Twin Spica Volume One is a manga by Kou Yaginuma, and it was published in North America by Vertical, Inc. in 2010. I don’t see a rating printed on this volume, but I would personally recommend this series to manga readers who are 12 or 13 years of age and older.
Twin Spica is set in the year 2024. The main character of the series is a 13-year-old girl named Asumi Kamogawa, who has dreamed of becoming a space pilot since she was very young. At the beginning of the volume, she has just taken the first test to try to become a member of the first class admitted to the Tokyo Space School.
In 2010, when Asumi was a year old, Japan launched its first entirely Japan-made manned spacecraft, which was called “The Lion.” Just 72 seconds after take-off, the liquid fuel in the craft’s boosters caught fire. The Space Center was unable to activate the “flight stop system” that is supposed to explode the rocket in mid-flight, and the ship crashed in the middle of a city; there were many people who were injured or killed. All of the crew members on board the ship were killed. Asumi’s mother was burned very badly in the accident, and she remained in a coma for five years.
Even with this event in her past, Asumi is determined to become a pilot. A ghost of one of the members of the crew of “The Lion” served as a mentor to Asumi, and she has nicknamed him Mr. Lion. Asumi is the only person who can see him.
Over the course of this volume, we see Asumi going through more tests in order to go to the Tokyo Space School. During one of her tests, she is put into a group with two other girls named Kei Oumi and Marika Ukita. Asumi and Kei become friends right away, while Marika is distant from the other two girls.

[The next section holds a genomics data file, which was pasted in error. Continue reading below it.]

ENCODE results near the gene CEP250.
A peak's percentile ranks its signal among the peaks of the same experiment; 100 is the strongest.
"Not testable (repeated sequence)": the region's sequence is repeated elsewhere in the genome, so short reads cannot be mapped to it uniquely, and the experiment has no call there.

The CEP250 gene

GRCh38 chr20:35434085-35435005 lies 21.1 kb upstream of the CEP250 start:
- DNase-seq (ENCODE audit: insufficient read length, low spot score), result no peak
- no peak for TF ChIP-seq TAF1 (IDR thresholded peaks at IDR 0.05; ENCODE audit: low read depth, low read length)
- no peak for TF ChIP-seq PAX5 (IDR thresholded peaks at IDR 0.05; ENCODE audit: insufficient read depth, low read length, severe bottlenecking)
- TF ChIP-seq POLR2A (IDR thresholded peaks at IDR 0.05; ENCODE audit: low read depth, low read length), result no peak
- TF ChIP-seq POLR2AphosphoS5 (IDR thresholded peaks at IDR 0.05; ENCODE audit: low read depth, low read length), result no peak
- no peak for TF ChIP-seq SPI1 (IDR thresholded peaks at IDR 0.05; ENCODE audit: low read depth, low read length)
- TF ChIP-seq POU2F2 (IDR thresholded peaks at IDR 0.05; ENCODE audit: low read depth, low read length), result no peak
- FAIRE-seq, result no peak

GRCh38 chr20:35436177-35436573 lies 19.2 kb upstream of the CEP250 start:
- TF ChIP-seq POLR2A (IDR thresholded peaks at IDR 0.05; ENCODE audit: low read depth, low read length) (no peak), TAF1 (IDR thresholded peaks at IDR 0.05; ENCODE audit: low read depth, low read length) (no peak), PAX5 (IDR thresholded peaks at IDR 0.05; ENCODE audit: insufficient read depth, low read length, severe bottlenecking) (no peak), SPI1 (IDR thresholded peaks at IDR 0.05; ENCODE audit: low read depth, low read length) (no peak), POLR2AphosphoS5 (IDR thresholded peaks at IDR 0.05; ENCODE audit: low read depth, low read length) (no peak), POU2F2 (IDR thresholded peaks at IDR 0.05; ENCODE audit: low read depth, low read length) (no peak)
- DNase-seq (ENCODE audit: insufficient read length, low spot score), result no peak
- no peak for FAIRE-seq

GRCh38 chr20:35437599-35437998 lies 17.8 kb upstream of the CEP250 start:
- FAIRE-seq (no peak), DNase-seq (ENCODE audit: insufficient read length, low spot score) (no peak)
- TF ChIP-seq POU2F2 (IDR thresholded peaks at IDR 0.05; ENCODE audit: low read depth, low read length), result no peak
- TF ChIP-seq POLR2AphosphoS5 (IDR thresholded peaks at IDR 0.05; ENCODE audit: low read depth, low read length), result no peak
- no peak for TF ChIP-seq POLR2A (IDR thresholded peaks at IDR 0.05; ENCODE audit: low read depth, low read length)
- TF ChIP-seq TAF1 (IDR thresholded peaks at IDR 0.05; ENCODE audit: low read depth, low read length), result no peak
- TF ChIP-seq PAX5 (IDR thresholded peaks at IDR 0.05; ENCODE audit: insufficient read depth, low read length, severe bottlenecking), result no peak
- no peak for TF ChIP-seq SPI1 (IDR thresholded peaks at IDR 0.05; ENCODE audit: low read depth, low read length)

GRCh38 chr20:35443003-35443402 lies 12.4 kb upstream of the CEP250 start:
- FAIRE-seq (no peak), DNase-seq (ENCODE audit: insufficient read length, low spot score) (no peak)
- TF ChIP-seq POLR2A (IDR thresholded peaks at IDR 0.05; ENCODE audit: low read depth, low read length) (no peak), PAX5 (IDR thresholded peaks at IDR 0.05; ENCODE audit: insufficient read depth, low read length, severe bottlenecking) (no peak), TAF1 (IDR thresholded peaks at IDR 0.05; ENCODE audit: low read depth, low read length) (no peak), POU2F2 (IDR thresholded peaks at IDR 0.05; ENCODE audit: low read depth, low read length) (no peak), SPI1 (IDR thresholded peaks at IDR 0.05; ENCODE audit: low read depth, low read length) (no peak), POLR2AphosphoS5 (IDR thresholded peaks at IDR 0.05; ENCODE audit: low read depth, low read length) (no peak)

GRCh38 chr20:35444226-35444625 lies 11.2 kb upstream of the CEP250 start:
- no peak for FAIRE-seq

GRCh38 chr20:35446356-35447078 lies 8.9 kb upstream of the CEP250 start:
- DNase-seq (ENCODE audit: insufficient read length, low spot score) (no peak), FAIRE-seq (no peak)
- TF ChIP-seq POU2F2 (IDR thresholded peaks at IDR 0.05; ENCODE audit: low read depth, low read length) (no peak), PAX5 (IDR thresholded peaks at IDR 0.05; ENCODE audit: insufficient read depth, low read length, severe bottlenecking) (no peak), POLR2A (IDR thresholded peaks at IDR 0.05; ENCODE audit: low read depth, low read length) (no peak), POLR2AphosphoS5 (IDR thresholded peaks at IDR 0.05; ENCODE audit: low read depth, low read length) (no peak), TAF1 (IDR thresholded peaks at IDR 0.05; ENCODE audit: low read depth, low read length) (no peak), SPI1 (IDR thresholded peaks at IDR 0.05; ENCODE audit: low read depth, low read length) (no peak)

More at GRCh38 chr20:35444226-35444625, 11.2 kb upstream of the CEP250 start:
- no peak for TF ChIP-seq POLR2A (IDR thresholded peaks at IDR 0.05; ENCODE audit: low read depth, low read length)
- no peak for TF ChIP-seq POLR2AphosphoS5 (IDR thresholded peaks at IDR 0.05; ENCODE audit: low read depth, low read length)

In addition to the main story, this volume also includes three additional stories: “2015: Fireworks,” “Asumi,” and “Another Spica.” The first two stories are prequel stories that give some background on Asumi, her parents, and Mr. Lion. I really enjoyed these stories, and thought they added more dimension to the story. They also gave me a greater appreciation for these particular characters. The third story, “Another Spica,” was entertaining, but it didn’t really add anything to the actual story of Twin Spica.
It’s interesting to note that Twin Spica was originally serialized in a seinen magazine in Japan, because seinen is aimed at young men. In this first volume, a lot of the story deals with relationships, with a little drama thrown in. Perhaps it’s the science fiction angle of the story that helps to make it a seinen title. With the relationships and drama thrown in, this helps to make this story more accessible to a female audience. In fact, both my 14-year-old daughter and I enjoyed this manga volume, and we want to read more volumes of the series in the future. However, my daughter did have one complaint about this volume, and that was in regards to a couple of panels where Asumi’s father is shown hitting her.
When it came to Twin Spica, not only did I enjoy Yaginuma’s writing style, I also enjoyed his art style. His character designs are very expressive, and this style helps me to care about the characters in the story and what happens to them.
Even though this series was originally published in a magazine for young men, I think this series can be enjoyed by either male or female readers, especially if they have an interest in science fiction.
While I had heard about Twin Spica for a while before reading this volume, I was moved to finally start reading the series after hearing the news that Vertical, Inc. would be letting the series go out of print. Even though Twin Spica received a lot of critical praise, it ended up not selling very well.
Fortunately, Vertical published the entire series, so you don’t have to worry about not being able to finish the story if you start reading this manga series. I would highly encourage manga readers to give Twin Spica a chance, and perhaps even purchase copies of the manga volumes if they enjoy the series enough.